# Proving uniformly continuity of 2 functions

Domain: $$(0, \infty)$$

I have $$2$$ functions:

$$f(x) = \sqrt{x}, \quad g(x) = x \cdot \sin(1/x)$$

The answers say that $$f(x)$$ is uniformly continuous because at $$0$$ it has a finite limit and in the $$\infty$$ its derivative is bounded.

For $$g(x)$$, it has finite limits at the boundaries of the interval, namely at $$0$$ and $$\infty$$ and therefore it is uniformly continuous.

Can someone explain to me how those facts prove that the functions are uniformly continuous?

I am familiar with the formal definition and with the fact that if the derivative is bounded in the interval than the function is uniformly continuous (for continuous functions).

• You should clearly specify the domain of these functions. – zhw. May 23 at 17:31

Consider a continuous function $$f:(a,b) \rightarrow \mathbb{R}$$ with $$-\infty \le a < b \le \infty$$. What the answers uses is that when $$\lim\limits_{x \rightarrow a} f(x)$$ and $$\lim\limits_{x \rightarrow b} f(x)$$ exists, then $$f$$ is uniform continuous. To understand this, note that by existence of $$f := \lim\limits_{x \rightarrow a} f(x)$$ we can find for all $$\varepsilon >0$$ some $$b' such that for all $$x\ge b'$$ we have $$|f(x) - f| < \varepsilon$$. Therefore $$|f(x) - f(y)| < 2\varepsilon$$ for all $$x,y\ge b'$$. Analogously we can find some $$a' > a$$. Now $$f$$ is uniform continuous on the compact set $$[a',b']$$ and you combine this with previous observation to get uniform continuouty on (a,b). Take a look here.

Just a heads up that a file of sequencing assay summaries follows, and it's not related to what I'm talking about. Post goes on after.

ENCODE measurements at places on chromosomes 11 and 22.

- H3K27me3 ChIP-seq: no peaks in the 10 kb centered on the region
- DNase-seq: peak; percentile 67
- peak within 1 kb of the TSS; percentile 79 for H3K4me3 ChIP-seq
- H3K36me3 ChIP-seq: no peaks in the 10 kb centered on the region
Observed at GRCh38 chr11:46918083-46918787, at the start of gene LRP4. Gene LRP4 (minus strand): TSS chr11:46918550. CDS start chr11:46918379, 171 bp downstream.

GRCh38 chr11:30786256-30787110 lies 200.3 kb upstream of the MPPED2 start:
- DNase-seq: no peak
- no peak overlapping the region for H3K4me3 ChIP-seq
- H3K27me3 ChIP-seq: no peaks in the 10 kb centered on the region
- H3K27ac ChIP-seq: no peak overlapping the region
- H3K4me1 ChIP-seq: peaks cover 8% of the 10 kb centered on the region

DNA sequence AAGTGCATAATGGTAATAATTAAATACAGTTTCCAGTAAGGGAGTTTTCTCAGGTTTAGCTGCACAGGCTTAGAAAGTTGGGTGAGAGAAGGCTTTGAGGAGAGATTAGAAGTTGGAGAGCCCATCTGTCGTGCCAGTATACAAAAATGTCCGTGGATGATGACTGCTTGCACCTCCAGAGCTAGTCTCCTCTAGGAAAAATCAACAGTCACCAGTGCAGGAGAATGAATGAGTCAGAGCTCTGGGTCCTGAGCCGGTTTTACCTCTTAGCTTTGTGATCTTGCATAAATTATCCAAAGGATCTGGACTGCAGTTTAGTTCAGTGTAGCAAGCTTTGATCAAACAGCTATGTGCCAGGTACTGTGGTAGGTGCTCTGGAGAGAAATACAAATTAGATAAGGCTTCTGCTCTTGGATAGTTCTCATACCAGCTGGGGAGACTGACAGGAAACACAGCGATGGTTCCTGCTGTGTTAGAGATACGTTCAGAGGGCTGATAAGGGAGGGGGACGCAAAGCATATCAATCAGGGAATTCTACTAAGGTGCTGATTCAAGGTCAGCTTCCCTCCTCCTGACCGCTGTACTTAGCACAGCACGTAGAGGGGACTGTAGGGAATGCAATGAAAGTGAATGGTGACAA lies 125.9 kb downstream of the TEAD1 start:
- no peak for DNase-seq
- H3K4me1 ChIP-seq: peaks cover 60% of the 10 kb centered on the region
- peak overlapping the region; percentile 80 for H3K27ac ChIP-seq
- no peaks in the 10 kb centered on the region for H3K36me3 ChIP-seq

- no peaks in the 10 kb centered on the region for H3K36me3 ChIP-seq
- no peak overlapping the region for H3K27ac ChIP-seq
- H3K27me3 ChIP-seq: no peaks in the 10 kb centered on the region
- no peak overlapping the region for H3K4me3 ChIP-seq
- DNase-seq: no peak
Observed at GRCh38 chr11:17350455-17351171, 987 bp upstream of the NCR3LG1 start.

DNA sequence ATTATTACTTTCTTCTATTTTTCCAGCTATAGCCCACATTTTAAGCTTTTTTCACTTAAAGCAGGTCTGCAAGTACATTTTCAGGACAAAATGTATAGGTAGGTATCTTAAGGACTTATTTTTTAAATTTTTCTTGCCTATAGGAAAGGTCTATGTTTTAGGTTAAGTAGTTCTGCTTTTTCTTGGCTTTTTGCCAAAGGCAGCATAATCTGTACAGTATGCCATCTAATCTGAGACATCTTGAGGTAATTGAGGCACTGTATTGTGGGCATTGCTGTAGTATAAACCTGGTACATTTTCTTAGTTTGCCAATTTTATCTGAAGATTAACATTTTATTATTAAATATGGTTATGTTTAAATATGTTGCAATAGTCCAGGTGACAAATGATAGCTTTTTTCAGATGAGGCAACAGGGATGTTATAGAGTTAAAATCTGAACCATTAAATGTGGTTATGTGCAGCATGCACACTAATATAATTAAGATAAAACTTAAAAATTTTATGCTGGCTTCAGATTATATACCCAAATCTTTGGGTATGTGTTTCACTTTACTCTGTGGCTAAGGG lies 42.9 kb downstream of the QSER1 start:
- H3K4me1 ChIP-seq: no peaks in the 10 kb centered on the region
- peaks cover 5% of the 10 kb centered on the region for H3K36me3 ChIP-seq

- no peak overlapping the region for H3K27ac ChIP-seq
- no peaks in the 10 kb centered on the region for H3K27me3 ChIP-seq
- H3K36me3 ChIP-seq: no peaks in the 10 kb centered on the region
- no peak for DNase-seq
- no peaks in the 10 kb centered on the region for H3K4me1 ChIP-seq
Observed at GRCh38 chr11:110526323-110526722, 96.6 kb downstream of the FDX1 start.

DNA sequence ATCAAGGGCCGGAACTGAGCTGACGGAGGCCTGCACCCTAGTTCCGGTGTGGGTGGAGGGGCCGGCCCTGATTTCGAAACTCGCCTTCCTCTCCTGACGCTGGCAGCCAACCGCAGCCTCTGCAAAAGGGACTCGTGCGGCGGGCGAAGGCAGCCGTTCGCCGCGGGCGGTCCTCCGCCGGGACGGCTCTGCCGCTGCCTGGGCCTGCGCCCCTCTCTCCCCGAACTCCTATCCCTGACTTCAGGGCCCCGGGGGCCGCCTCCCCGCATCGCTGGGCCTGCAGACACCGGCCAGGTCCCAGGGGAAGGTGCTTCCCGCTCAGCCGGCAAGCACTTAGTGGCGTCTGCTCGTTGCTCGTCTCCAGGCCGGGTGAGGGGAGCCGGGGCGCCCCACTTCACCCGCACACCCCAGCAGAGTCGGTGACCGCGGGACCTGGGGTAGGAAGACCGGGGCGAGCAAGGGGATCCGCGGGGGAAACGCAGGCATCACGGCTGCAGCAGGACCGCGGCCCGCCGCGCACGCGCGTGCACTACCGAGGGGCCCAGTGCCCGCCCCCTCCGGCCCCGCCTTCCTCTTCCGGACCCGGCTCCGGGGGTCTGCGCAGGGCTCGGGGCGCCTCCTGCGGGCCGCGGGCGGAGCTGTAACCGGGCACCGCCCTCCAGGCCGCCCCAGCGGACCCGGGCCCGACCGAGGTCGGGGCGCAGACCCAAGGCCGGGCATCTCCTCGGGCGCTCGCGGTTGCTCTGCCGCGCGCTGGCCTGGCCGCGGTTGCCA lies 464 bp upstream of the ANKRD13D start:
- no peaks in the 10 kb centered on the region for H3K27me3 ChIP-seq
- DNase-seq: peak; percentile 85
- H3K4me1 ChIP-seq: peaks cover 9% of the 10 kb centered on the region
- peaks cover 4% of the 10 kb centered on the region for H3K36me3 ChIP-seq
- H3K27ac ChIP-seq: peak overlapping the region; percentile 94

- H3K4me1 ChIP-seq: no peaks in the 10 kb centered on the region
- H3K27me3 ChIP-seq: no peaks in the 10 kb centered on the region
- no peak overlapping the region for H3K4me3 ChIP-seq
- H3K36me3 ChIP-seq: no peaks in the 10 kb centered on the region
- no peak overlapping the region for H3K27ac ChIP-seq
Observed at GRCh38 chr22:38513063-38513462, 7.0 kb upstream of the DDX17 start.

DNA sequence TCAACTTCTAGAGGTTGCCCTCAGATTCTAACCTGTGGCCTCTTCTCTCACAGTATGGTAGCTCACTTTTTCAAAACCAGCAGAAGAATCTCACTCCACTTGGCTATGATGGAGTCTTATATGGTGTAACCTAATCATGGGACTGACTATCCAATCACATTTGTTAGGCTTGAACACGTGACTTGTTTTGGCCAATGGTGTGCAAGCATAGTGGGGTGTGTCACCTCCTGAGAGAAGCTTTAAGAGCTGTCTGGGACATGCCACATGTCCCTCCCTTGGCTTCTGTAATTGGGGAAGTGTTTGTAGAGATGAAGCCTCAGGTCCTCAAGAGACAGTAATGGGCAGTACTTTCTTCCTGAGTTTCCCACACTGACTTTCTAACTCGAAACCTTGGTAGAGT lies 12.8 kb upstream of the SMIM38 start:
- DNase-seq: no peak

Now in you first example, as you said, $$|f'(x)|$$ is bounded on $$[1, \infty)$$ and therefore $$f$$ is uniform continuous on $$[1, \infty)$$. Moreover, by the above reasoning $$f(x)$$ is also uniform continuous on (0,1). Here, we can also use that $$[0,1]$$ is compact and hence $$f$$ is uniform contionuous.